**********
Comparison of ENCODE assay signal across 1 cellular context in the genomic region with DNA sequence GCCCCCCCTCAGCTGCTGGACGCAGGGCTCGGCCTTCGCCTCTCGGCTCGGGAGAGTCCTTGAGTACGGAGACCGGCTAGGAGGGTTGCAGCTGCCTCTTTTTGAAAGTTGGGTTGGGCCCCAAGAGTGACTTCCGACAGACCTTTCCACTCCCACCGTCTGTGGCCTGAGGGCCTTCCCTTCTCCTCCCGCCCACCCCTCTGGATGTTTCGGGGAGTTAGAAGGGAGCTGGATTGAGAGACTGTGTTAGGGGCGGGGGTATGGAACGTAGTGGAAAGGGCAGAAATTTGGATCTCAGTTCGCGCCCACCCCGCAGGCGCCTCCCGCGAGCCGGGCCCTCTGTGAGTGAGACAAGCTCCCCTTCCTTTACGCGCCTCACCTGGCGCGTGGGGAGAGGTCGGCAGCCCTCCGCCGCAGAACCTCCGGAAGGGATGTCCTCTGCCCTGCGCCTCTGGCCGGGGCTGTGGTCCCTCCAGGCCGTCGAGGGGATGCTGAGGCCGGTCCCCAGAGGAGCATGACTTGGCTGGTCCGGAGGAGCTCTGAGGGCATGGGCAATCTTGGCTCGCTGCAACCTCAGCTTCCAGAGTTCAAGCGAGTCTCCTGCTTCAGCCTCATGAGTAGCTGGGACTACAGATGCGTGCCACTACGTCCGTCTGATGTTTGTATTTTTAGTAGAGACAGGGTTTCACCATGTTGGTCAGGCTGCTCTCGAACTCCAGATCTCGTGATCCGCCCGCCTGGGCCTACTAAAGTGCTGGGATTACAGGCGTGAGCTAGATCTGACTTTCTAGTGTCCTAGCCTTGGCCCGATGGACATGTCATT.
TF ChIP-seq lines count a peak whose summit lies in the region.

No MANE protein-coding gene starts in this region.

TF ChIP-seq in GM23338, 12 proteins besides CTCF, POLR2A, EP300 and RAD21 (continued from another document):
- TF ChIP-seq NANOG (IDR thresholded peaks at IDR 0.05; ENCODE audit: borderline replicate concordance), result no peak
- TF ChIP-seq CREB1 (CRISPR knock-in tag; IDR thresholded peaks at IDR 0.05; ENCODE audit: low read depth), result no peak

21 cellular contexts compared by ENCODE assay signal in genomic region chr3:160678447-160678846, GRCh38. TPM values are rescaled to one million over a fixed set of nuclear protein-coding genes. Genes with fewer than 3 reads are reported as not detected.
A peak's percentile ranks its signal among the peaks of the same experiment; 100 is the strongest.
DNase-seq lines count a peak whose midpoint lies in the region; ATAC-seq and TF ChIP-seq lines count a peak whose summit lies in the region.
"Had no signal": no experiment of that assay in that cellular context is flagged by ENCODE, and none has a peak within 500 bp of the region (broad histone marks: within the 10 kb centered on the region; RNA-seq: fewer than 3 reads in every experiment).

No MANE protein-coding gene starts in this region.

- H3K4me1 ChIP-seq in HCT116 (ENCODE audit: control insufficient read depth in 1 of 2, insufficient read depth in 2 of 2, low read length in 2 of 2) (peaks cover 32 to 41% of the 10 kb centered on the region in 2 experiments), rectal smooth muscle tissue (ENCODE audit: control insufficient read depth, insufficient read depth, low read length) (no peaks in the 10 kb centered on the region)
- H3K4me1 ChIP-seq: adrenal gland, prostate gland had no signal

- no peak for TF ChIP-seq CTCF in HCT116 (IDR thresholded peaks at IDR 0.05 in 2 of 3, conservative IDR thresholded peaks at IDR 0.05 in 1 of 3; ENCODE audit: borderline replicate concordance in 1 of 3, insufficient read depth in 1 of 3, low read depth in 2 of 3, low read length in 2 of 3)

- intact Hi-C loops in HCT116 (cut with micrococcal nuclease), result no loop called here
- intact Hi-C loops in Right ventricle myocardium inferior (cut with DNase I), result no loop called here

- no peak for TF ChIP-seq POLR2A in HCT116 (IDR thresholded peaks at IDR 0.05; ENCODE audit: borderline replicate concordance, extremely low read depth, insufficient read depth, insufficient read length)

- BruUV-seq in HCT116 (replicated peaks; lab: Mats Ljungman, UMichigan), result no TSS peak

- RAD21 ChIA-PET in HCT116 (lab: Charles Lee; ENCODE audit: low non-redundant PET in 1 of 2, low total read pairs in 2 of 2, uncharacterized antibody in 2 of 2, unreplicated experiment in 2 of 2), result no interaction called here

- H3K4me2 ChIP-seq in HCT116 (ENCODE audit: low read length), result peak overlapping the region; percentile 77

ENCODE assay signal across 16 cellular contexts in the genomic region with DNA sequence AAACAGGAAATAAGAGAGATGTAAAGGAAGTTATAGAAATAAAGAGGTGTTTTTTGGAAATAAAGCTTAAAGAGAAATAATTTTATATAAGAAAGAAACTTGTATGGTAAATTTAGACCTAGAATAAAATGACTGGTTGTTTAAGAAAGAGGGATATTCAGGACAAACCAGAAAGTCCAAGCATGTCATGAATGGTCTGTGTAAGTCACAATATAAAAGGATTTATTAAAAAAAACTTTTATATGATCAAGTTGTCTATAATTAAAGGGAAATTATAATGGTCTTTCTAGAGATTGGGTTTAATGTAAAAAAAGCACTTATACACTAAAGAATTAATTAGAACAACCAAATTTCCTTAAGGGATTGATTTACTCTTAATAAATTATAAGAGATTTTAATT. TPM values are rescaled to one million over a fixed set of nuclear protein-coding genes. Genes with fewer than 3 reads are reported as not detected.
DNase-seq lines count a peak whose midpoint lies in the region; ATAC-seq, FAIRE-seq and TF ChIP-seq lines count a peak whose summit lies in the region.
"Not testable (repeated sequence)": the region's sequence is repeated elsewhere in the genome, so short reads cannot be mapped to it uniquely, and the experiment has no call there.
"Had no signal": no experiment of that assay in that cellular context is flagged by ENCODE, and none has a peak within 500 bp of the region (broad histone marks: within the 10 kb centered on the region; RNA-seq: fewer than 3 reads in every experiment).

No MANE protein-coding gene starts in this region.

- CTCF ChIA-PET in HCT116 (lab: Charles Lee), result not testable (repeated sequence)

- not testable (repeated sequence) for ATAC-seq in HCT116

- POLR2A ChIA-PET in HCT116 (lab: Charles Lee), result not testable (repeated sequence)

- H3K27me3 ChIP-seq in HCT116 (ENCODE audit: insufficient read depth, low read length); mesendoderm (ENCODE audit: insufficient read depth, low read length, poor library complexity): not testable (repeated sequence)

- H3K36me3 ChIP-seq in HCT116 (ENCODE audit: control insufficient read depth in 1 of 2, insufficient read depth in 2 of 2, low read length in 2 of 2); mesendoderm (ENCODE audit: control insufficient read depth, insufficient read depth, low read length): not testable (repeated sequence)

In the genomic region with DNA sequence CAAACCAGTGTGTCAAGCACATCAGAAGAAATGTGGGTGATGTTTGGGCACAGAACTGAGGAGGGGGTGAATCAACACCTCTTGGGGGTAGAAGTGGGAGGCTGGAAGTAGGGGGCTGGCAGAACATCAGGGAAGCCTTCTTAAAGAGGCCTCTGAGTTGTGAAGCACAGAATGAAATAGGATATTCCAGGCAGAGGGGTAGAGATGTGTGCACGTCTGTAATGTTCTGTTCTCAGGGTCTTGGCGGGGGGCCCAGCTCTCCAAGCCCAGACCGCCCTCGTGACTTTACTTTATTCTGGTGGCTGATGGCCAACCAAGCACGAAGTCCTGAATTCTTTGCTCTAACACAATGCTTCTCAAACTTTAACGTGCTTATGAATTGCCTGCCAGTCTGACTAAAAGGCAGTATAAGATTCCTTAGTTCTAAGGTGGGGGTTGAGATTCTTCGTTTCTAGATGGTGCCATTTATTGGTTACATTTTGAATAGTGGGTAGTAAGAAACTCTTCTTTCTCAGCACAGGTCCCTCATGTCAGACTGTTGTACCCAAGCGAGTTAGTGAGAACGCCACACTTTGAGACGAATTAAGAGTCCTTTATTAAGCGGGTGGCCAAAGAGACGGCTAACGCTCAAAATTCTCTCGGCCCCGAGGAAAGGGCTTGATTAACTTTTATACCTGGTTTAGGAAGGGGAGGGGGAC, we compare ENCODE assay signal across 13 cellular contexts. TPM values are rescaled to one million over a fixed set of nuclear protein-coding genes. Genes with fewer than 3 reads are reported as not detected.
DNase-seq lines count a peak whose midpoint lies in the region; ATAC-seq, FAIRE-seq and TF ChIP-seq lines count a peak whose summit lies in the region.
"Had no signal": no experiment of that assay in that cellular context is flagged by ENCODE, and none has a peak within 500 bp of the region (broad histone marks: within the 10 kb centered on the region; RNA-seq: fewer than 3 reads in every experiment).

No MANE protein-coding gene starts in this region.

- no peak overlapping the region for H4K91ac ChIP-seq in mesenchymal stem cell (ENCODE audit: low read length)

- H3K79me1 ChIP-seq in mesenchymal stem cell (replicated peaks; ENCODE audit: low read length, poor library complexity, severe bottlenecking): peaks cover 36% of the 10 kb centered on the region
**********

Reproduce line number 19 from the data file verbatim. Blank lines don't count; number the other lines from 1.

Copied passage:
- RAD21 ChIA-PET in HCT116 (lab: Charles Lee; ENCODE audit: low non-redundant PET in 1 of 2, low total read pairs in 2 of 2, uncharacterized antibody in 2 of 2, unreplicated experiment in 2 of 2), result no interaction called here